I am slowly eating my way through the sandwich menu at Tartine Bakery. First, I made a Tartine sandwich recipe at home, and now I've had the real deal, times three. These are no dainty French sandwiches but rather two-handed handfuls, cut into thirds, with each third the size of a normal half sandwich. Check out photos from my first visit as well as a recent return with my mom in the gallery below.
Way back when I started this whole sandwich adventure, I stumbled across a Flickr photo of the grilled calamari sandwich at Fish in Sausalito, and I've wanted one ever since. Finally, finally, I made it to the sustainable seafood house on the Sausalito harbor, and dare I say the sandwich exceeded my expectations. The only problem is there are too many things on the menu I'm dying to try; I'll have to go back. Meanwhile, come sail away to seafood land.
September 25, 2009 1:35 pm · Posted by nancita
One thing I love about backpacking is that at the end of all the hard work, hiking, and powdered food, I reward myself with something indulgent. Luckily, after our Labor Day camping trip to Lake Sonoma, we found Dry Creek General Store.
Though a sign above the counter advertisers "the best sandwiches you ever saw," these weren't saw-necessitating hoagies. But Dry Creek's sandwiches were next-level delicious. Though I try to branch out from turkey as often as possible, this one, called the Appepo I think, sounded too good to pass up.
The ciabatta-type roll was slathered with muhammara sauce and stuffed with cucumber, feta, tomatoes, and smoked turkey. Andrew's sandwich was equally delicious and even more insane, so check back tomorrow to check it out. Meanwhile, see more photos of my yummy 'wich.
While in Minneapolis for a wedding last summer, I made my friends join me at Matt's Bar, home of the famed Jucy Lucy, an inside-out cheeseburger filled with molten, melty goodness. This is back when I was still seeking out local burgers, trying to decide whether or not a hamburger was a sandwich. (My verdict: no. The hamburger has transcended the definition of sandwich to become its own category.)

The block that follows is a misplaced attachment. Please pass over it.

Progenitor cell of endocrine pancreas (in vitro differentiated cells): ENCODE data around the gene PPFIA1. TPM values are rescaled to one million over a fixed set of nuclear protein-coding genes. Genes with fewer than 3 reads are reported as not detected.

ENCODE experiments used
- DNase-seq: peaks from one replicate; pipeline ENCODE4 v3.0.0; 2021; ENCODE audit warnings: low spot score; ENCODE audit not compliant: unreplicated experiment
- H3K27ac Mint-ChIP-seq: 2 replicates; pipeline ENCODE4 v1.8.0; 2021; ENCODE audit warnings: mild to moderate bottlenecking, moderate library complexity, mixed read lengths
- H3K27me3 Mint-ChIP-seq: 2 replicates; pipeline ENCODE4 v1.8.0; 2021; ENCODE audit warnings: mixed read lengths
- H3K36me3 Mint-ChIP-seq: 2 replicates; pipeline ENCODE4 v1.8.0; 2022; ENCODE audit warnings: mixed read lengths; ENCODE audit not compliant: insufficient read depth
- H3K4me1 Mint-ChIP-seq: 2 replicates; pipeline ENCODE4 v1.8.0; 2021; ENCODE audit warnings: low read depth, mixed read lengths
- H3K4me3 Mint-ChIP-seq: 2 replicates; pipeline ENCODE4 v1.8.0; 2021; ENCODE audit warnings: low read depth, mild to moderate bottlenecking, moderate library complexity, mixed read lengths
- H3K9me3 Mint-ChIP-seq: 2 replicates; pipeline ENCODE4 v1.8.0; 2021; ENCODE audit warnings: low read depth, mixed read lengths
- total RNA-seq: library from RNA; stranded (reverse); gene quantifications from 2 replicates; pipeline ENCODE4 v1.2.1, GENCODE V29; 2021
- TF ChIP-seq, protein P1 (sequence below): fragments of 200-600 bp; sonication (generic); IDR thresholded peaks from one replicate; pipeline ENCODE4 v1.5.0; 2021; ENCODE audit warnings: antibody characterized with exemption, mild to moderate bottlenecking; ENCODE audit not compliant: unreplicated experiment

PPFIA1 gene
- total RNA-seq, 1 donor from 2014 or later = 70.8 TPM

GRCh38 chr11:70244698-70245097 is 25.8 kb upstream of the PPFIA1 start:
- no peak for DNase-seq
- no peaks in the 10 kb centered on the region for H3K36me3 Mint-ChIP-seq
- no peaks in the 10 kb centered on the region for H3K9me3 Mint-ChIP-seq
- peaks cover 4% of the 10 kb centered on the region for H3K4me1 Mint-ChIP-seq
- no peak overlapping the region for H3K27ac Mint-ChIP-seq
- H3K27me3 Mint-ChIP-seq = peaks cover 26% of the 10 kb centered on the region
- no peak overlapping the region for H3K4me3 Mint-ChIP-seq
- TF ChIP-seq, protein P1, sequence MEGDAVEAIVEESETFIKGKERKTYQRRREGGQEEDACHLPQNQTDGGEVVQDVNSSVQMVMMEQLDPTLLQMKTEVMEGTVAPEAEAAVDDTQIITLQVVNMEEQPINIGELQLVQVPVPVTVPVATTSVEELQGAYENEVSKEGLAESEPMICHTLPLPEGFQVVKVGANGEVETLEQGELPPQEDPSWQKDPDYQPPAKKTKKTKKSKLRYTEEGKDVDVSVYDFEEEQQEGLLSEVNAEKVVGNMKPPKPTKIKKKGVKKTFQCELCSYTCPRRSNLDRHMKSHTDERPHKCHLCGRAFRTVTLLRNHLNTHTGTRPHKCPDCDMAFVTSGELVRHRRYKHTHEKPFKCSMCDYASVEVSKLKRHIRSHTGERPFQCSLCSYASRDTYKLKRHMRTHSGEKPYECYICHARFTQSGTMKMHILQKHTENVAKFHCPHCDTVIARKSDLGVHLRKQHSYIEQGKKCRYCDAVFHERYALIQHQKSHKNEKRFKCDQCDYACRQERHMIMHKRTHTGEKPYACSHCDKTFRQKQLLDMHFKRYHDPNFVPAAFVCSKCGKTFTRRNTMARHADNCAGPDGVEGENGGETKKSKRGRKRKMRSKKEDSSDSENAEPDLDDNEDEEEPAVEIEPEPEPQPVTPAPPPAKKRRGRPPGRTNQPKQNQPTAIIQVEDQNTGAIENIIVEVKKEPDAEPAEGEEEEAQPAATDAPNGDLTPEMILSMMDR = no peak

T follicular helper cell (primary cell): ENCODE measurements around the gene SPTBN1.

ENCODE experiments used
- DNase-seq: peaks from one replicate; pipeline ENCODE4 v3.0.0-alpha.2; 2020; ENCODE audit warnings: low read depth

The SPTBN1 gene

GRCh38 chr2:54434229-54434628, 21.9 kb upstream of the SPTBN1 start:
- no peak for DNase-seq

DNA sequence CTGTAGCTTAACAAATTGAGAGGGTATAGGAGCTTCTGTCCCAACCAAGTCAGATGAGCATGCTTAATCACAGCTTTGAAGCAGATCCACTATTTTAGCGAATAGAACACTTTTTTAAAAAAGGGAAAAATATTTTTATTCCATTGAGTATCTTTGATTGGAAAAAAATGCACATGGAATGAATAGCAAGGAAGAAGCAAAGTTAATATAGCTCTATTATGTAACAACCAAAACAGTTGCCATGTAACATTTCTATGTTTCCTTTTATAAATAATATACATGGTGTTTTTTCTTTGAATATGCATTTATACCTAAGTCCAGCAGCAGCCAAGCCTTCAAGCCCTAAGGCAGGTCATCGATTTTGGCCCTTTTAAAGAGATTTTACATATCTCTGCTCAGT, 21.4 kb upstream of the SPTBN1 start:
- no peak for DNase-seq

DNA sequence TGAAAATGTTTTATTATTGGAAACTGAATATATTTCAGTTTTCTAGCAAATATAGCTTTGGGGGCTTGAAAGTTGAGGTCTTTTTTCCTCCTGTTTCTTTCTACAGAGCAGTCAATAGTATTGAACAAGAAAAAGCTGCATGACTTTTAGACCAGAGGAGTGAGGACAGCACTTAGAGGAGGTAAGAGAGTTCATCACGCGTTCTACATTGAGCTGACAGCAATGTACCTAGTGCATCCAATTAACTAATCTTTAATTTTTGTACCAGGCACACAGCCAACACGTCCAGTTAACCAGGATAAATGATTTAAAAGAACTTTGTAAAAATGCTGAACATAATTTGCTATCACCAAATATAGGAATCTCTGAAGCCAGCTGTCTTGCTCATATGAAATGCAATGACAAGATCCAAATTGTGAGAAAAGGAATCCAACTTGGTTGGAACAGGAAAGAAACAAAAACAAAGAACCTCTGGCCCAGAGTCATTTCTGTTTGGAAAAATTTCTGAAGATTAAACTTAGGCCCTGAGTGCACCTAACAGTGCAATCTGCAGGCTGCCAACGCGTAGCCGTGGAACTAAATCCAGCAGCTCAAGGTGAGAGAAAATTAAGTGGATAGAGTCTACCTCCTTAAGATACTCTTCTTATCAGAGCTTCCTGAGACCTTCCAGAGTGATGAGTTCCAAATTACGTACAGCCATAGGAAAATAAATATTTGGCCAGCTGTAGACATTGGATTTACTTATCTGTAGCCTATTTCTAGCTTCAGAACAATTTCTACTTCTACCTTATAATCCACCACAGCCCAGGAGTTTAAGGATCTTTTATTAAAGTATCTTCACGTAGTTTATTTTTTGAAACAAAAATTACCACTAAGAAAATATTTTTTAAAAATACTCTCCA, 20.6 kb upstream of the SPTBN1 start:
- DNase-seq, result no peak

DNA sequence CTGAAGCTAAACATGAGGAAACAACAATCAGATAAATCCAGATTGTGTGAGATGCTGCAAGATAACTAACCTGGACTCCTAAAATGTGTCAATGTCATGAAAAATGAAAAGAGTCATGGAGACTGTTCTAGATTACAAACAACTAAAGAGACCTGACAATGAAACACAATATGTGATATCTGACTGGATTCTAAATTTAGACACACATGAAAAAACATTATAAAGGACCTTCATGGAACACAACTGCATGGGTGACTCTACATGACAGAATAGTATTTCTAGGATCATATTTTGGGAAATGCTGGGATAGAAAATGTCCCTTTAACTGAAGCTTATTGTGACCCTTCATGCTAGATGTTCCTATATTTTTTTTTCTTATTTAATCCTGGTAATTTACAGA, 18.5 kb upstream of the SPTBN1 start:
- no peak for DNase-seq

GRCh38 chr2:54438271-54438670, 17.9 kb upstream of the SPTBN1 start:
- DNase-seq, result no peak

On a random residential street with little more than a Budweiser sign out front, Matt's Bar looks too brightly lit to be a dive bar and too divey to be a family-friendly diner. But inside, it's filled with toddlers refusing to keep their butts in booths and moms balancing babies in one hand and burgers in the other. Across from the bar, a kid eats his way through the middle of a grilled cheese wearing the crust as a beard.
At the time, I was just starting to eat beef again after a 5-year break, so I decide that starting with an entire Jucy Lucy would be a very bad idea. Instead, I order the grilled ham and cheese, we get an extra Lucy for the table to share. Served on a powder-puff potato roll, the patty has the consistency of meatloaf and sits on a bed of tiny-diced onions, both coated with the sort of browned grease that only 50 years of grill can create.
When it arrives, the waitress reminds us to let the Jucy Lucy sit for a moment, so as to not scald ourselves on the gooey filling. See the yummy outcome . . .